Abstract: It is often said that the truth predicate serves a logico-expressive function, namely, it allows for the expression of so-called 'infinite conjunctions'. This function prompts the formulation of logics or formal theories of truth. We argue that what principles these systems should validate depends on what it means for an infinite conjunction to express or stand in for all its 'conjuncts'. We examine two accounts available in the literature, intended to support transparency principles, and show them to be substantially flawed. We put forward a new approach, and show it supports a strong version of transparency: uniform transparency. Finally, we discuss whether classical or non-classical logics are to be preferred as basis for theories of truth, depending on the purpose for which the truth theory is intended.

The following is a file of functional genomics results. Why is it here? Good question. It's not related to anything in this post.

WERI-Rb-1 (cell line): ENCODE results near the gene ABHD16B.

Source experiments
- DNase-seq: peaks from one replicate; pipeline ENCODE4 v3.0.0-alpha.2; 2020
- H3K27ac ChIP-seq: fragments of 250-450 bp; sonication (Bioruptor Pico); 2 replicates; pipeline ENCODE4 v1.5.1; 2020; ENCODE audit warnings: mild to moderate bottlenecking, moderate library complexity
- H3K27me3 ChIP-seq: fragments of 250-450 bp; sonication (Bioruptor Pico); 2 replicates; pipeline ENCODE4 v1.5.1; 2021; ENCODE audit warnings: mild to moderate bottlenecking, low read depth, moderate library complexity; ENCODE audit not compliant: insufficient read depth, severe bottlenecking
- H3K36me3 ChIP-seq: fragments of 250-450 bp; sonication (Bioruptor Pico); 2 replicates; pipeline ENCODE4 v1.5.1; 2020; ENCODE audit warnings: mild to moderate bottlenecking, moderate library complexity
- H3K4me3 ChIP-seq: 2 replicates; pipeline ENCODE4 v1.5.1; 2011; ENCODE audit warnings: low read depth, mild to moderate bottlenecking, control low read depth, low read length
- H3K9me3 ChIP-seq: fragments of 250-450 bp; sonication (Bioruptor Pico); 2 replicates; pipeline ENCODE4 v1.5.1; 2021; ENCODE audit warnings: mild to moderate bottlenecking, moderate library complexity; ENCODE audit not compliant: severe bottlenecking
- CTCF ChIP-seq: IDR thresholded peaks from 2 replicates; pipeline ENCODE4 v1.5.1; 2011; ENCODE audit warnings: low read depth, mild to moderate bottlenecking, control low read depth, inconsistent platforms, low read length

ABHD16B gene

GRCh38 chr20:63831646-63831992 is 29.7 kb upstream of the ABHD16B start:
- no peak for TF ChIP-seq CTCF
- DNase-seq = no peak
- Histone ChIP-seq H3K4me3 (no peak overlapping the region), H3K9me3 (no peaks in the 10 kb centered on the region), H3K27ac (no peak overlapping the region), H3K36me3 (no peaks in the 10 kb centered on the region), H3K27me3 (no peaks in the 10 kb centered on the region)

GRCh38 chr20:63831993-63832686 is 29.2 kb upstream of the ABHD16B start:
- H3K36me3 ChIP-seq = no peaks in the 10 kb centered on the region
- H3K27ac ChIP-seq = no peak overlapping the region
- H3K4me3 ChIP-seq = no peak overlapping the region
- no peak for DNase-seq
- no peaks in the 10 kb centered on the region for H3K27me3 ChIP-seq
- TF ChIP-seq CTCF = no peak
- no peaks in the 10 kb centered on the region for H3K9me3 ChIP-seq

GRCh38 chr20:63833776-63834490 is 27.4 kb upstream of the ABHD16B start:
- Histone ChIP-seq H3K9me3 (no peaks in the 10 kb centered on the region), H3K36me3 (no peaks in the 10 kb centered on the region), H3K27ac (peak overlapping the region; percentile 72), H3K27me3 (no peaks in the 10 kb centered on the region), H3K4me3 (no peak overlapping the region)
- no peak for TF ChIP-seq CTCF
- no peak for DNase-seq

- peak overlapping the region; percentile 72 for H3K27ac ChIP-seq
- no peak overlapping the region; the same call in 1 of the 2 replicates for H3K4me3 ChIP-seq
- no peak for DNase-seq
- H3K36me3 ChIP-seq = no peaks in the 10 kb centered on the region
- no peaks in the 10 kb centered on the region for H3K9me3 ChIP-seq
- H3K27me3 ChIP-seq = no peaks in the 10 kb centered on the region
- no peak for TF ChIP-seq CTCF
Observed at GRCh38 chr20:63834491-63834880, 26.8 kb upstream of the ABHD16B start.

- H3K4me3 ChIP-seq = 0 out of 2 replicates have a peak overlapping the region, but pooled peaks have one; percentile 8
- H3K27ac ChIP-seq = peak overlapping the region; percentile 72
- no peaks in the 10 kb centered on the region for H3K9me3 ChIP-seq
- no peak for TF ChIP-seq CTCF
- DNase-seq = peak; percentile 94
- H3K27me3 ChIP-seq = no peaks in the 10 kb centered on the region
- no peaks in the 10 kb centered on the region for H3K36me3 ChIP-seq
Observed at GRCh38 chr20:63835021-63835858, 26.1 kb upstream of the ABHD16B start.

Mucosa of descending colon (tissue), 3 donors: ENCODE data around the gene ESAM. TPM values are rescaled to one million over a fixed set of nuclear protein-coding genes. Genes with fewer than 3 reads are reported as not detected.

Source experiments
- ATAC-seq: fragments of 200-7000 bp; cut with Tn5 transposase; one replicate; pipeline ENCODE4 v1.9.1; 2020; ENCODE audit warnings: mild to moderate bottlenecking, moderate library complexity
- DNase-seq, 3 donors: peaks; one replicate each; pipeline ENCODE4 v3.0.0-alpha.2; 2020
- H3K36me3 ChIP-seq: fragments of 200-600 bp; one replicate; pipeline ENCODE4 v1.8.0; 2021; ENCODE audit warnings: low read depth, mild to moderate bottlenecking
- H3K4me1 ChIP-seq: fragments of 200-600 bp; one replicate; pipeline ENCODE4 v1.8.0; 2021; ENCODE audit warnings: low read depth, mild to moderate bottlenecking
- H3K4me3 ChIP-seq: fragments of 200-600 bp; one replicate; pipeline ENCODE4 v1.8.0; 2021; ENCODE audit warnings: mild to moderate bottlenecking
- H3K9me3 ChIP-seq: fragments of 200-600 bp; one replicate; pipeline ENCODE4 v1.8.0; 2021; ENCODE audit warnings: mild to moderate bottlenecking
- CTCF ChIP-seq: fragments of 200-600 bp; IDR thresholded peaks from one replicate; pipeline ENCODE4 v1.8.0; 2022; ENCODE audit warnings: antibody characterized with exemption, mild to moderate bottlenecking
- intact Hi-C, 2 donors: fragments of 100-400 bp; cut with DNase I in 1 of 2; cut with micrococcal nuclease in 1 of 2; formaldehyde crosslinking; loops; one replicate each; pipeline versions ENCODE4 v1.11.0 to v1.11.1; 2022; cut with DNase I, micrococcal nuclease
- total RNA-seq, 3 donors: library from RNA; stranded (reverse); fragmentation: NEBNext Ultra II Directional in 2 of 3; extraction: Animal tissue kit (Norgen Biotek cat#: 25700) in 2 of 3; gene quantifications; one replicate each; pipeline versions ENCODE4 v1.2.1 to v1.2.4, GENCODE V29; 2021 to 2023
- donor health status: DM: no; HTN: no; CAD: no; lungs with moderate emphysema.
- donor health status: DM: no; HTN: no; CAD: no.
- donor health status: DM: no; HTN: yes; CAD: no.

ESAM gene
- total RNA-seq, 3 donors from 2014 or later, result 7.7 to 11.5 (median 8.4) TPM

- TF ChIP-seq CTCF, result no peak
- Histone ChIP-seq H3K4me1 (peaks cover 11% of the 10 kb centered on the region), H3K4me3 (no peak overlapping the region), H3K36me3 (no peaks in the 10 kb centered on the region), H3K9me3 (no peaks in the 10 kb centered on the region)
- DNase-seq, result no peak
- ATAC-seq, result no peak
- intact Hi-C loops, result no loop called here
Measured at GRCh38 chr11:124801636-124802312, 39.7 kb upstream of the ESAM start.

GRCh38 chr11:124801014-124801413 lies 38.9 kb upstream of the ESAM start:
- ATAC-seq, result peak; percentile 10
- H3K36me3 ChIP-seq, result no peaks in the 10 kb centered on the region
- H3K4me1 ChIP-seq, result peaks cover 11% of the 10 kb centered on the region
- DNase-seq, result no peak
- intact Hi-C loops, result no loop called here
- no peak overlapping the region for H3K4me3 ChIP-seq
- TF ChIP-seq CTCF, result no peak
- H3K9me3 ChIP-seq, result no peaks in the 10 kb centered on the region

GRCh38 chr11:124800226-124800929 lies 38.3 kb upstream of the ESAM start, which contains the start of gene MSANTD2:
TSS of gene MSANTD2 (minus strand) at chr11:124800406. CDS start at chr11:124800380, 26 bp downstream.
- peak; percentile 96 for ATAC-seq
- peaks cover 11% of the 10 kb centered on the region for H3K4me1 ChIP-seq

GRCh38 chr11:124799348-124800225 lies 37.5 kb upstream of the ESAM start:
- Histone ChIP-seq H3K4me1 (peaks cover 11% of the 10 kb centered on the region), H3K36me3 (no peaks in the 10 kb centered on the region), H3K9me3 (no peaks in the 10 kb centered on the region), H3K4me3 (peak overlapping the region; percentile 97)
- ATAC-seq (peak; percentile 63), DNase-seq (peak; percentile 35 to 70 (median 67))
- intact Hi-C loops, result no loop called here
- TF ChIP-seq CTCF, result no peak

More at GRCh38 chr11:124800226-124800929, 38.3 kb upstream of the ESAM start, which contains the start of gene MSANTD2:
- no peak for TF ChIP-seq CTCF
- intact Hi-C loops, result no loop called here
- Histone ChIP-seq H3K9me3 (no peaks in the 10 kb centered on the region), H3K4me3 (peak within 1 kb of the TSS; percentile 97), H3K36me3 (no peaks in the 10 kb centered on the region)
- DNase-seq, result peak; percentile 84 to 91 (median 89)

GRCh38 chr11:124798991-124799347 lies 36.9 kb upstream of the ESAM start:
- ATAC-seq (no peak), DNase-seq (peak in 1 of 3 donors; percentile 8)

Thomas Schindler (Cambridge)

Johannes Stern (München)

Supervaluation-Style Truth Without Supervaluations
Abstract: The fixed points of Kripke's supervaluational theory of truth are attractive interpretations of the truth predicate. They improve on the fixed points of Kripke's strong Kleene theory of truth in that they are closed under PAT-consequences, while the strong Kleene fixed points are only closed under PA-consequences. That is, the strong Kleene theory of truth gives up classical reasoning altogether once the truth predicate is involved. The price to pay for the improvement is twofold: (i) supervaluational truth violates compositionality. (ii) the supervaluational jump operation is opaque and complex since it involves quantification over second-order variables. While (i) is an unavoidable drawback, we investigate, inspired by work of Andrea Cantini, the prospects of a more transparent and simpler construction of the supervaluational fixed points and connect our observations to the theory VF and its models.

Giorgio Venturi (Unicamp & IHPST)

Genericity and arbitrariness